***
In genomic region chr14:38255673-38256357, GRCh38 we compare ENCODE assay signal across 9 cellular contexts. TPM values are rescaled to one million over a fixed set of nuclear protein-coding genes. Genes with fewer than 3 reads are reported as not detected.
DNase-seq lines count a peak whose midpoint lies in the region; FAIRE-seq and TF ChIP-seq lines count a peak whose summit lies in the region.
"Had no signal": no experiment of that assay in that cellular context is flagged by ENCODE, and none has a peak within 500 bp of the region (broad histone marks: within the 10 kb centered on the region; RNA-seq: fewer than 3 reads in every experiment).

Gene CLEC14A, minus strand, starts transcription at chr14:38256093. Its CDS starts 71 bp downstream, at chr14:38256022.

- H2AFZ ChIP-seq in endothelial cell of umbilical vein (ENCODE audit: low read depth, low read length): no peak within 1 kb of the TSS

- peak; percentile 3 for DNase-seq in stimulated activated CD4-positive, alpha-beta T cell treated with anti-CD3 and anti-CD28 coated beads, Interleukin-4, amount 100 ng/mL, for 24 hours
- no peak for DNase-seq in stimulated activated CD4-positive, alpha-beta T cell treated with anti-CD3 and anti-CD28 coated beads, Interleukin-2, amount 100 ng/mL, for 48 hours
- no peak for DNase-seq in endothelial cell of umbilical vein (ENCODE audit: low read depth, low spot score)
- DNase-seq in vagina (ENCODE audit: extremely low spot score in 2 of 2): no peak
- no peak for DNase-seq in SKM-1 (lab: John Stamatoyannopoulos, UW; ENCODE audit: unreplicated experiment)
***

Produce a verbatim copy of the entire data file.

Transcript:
In genomic region chr14:38255673-38256357, GRCh38 we compare ENCODE assay signal across 9 cellular contexts. TPM values are rescaled to one million over a fixed set of nuclear protein-coding genes. Genes with fewer than 3 reads are reported as not detected.
DNase-seq lines count a peak whose midpoint lies in the region; FAIRE-seq and TF ChIP-seq lines count a peak whose summit lies in the region.
"Had no signal": no experiment of that assay in that cellular context is flagged by ENCODE, and none has a peak within 500 bp of the region (broad histone marks: within the 10 kb centered on the region; RNA-seq: fewer than 3 reads in every experiment).

Gene CLEC14A, minus strand, starts transcription at chr14:38256093. Its CDS starts 71 bp downstream, at chr14:38256022.

- H2AFZ ChIP-seq in endothelial cell of umbilical vein (ENCODE audit: low read depth, low read length): no peak within 1 kb of the TSS

- peak; percentile 3 for DNase-seq in stimulated activated CD4-positive, alpha-beta T cell treated with anti-CD3 and anti-CD28 coated beads, Interleukin-4, amount 100 ng/mL, for 24 hours
- no peak for DNase-seq in stimulated activated CD4-positive, alpha-beta T cell treated with anti-CD3 and anti-CD28 coated beads, Interleukin-2, amount 100 ng/mL, for 48 hours
- no peak for DNase-seq in endothelial cell of umbilical vein (ENCODE audit: low read depth, low spot score)
- DNase-seq in vagina (ENCODE audit: extremely low spot score in 2 of 2): no peak
- no peak for DNase-seq in SKM-1 (lab: John Stamatoyannopoulos, UW; ENCODE audit: unreplicated experiment)